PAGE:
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Royal Relations: how Elizabeth II is linked to King Willem-Alexander



Her Majesty The Queen is related to many of Europe’s sovereigns, not in the least because of Queen Victoria’s matchmaking but also because of another woman, Princess Carolina of Orange-Nassau.

Princess Carolina was born on 28 February 1743 as the daughter of William IV, Prince of Orange and Anne, Princess Royal, the daughter of King George II and Caroline of Ansbach, after whom she would be named on the King’s request. Anne had suffered several miscarriages and stillbirths, and so the relief at the birth of a healthy child was great, even if she was just a girl. In 1748, her only surviving sibling was born, the future William V, Prince of Orange.

On 5 March 1760, Carolina married Charles Christian, Prince of Nassau-Weilburg, and Carolina would go on to be pregnant 16 times. She suffered at least one miscarriage, and only 7 of her children would survive to adulthood. Carolina died suddenly after an illness of just two days on 6 May 1787.

Her most lasting legacy is perhaps that all the eight Kings and Queens of the current reigning dynasties are descended from her, making her truly a grandmother of Europe. Her Majesty The Queen is a descendant of Carolina’s through her daughter Henriette of Nassau-Weilburg, who married Duke Louis of Württemberg. Their son Alexander married Claudine Rhédey von Kis Rhéde. Their son was Francis of Teck, later Duke of Teck, who married Princess Mary Adelaide of Cambridge. Mary Adelaide was, of course, the mother of Mary of Teck, who married King George V, the current Queen’s grandfather.

King Willem-Alexander is a descendant of Carolina’s through her eldest surviving son, Frederick William. He married Louise Isabelle of Kirchberg and their son William, Duke of Nassau married as his second wife Princess Pauline of Württemberg. From this second marriage, he had a further three surviving children. His daughter Helena of Nassau married George Victor, Prince of Waldeck and Pyrmont and together they had seven children. Their fourth daughter Princess Emma became the second wife of King William III of the Netherlands in 1879. They had one daughter together, the future Queen Wilhelmina. Wilhelmina married Henry of Mecklenburg-Schwerin, and they went on to have one surviving daughter together, the future Queen Juliana. Juliana’s eldest daughter was the future Queen Beatrix, King Willem-Alexander’s mother.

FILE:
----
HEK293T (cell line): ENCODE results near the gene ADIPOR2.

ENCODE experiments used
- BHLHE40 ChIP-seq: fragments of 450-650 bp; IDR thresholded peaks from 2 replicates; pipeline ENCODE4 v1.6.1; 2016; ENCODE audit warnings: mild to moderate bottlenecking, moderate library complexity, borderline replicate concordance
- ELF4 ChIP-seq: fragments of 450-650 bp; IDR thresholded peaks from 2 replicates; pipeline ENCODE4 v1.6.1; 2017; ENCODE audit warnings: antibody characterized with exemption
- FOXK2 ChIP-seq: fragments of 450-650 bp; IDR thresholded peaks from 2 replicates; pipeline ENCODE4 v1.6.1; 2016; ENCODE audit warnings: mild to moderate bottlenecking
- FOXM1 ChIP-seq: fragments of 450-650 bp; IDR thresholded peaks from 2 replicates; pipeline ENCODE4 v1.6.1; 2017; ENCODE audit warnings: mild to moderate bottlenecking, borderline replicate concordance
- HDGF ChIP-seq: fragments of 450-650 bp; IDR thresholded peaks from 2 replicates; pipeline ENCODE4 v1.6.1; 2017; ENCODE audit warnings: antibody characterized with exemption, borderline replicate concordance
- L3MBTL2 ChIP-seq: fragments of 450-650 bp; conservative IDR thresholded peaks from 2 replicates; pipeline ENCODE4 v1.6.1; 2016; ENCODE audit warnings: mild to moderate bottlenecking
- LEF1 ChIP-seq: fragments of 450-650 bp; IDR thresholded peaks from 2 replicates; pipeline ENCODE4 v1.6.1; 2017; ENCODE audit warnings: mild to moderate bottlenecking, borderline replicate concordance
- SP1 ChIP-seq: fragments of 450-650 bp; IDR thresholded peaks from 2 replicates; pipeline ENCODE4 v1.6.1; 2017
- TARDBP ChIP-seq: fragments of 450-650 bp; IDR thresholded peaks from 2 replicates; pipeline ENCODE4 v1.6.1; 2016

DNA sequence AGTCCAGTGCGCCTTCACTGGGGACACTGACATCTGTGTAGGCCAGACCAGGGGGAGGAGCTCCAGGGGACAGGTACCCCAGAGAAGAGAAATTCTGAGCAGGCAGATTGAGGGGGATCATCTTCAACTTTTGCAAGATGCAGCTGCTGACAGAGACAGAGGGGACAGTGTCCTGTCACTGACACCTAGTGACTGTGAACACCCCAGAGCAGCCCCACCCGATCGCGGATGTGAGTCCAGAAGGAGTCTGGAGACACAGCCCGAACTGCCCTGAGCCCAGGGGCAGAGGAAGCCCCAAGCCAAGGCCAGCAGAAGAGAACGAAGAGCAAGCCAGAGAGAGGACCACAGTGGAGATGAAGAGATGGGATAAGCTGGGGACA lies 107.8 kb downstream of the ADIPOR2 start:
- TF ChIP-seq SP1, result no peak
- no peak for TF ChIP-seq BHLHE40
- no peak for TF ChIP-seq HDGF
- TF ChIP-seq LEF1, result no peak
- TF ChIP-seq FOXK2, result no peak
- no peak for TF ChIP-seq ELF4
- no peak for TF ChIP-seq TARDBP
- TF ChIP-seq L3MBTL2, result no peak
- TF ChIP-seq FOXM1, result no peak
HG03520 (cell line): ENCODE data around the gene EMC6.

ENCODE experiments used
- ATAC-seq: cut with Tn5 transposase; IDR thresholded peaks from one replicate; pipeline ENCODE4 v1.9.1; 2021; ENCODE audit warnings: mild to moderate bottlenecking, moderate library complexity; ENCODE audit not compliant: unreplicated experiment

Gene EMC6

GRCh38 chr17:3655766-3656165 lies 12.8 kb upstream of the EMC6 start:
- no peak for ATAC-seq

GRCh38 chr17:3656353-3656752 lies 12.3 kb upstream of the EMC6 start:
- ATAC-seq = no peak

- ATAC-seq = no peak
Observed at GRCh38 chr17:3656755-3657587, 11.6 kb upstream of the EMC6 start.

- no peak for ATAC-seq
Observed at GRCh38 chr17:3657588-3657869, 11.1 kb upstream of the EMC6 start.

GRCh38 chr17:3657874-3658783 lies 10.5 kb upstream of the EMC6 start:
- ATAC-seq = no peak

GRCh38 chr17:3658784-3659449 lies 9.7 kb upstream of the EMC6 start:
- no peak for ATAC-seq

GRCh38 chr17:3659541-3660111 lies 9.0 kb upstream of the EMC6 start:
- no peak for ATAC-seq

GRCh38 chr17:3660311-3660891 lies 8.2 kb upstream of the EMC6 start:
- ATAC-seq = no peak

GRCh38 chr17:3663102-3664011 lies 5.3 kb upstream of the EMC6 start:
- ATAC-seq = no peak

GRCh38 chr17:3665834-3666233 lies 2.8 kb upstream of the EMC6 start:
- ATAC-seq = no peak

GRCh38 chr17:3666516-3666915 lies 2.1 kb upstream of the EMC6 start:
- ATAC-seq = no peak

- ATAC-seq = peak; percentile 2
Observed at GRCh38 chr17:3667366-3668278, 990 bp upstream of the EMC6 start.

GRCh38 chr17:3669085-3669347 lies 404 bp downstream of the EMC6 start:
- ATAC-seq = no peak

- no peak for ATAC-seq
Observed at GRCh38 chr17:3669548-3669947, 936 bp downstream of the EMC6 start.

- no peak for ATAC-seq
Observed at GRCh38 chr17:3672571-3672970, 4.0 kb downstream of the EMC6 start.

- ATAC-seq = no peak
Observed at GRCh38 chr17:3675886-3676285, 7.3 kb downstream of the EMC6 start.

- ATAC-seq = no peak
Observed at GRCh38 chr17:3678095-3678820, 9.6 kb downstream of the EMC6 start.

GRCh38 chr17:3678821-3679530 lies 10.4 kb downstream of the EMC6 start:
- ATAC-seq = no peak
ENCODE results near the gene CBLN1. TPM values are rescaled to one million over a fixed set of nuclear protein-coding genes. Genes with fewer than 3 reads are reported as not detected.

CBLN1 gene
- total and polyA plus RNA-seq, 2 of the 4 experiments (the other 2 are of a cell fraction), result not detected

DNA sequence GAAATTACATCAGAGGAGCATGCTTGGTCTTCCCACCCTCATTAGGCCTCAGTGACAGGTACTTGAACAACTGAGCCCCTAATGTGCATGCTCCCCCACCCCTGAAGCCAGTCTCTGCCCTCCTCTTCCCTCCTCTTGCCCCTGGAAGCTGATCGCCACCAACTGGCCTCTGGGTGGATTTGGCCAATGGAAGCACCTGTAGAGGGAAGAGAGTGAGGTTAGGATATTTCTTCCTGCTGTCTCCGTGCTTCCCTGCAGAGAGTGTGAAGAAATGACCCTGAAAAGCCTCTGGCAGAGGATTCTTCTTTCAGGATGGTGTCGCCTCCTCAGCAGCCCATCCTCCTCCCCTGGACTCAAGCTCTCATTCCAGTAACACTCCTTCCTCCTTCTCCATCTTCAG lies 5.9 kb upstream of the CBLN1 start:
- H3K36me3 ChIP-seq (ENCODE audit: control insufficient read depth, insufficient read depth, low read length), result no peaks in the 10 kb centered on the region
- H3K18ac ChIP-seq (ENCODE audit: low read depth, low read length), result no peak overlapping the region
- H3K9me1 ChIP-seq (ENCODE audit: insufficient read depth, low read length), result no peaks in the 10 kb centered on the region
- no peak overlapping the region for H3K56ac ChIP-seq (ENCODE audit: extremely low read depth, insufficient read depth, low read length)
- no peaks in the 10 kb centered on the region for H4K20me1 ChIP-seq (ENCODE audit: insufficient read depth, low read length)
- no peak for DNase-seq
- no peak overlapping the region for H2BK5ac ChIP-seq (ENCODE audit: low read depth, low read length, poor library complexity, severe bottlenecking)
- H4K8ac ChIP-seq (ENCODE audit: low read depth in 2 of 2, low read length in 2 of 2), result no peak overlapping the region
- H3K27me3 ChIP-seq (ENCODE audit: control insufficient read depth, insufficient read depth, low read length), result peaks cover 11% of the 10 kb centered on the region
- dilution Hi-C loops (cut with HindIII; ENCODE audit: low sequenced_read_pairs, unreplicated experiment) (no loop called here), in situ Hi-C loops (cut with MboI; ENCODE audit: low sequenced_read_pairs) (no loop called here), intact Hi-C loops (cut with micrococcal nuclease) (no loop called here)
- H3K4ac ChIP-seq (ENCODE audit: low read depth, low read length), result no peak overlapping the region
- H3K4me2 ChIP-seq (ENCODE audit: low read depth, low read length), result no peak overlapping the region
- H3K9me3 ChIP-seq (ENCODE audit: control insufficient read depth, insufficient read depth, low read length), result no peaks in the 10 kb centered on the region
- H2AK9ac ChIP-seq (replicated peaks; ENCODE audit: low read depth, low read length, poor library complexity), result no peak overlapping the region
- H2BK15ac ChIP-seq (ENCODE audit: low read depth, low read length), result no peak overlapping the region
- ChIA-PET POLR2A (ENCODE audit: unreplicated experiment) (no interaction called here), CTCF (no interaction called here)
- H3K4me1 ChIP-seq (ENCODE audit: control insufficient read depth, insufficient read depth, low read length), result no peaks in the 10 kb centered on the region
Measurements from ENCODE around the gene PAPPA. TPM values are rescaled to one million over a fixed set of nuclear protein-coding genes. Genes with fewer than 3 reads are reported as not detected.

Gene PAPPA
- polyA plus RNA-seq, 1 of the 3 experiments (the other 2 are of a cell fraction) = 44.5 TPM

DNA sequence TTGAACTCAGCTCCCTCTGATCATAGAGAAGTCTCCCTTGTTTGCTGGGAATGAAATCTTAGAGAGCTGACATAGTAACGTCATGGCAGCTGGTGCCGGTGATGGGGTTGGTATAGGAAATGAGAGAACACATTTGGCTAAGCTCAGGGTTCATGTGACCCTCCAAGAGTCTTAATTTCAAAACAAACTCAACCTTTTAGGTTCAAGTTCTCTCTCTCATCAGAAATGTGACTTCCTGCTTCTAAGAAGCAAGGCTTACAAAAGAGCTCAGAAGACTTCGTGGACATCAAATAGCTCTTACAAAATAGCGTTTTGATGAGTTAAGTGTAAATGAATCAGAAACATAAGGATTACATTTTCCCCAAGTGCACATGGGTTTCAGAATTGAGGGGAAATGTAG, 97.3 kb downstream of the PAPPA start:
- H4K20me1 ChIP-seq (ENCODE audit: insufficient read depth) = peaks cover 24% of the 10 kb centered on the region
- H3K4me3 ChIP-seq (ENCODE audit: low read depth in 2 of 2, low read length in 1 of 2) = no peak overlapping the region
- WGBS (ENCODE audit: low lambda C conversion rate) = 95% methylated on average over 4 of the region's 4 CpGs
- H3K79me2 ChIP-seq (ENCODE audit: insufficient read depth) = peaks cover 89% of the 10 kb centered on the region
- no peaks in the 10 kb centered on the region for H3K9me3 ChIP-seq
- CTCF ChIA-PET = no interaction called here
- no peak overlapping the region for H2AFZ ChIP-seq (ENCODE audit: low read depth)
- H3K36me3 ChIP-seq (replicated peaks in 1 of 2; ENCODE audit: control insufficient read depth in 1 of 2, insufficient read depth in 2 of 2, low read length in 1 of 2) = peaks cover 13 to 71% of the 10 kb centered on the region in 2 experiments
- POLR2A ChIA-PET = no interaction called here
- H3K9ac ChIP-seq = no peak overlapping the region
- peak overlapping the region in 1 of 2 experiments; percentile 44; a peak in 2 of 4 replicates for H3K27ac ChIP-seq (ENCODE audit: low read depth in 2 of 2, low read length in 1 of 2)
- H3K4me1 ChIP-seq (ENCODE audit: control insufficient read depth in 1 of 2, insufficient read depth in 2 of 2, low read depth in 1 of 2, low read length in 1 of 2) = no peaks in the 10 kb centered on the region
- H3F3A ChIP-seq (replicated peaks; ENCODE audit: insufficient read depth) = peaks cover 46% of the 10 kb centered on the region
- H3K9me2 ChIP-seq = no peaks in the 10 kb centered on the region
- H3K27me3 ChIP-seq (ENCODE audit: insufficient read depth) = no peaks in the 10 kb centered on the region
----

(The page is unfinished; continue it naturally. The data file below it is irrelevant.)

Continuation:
In addition, King Willem-Alexander and Her Majesty The Queen are King Willem-Alexander and Queen Elizabeth II are fifth cousins, twice removed as they are also both descendants of Frederick II Eugene, Duke of Württemberg. Frederick’s eldest daughter Sophie Dorothea married Emperor Paul I of Russia and was the mother of Anna Pavlovna who became the wife of King William II of the Netherlands, from whom the Dutch Royal Family still descends. Frederick’s second son was the aforementioned Louis who married Carolina’s daughter and is thus Queen Elizabeth’s ancestor.

As a descendant of King George II, King Willem-Alexander is also distantly in line for the British throne. He was removed from the line of succession upon his marriage to a Roman Catholic in 2002, but he was reinstated when the Succession to the Crown Act 2013 came into force.

Royal Centrals’s Assistant Editor Moniek Bloks has written a book about Carolina of Orange-Nassau, which is available worldwide!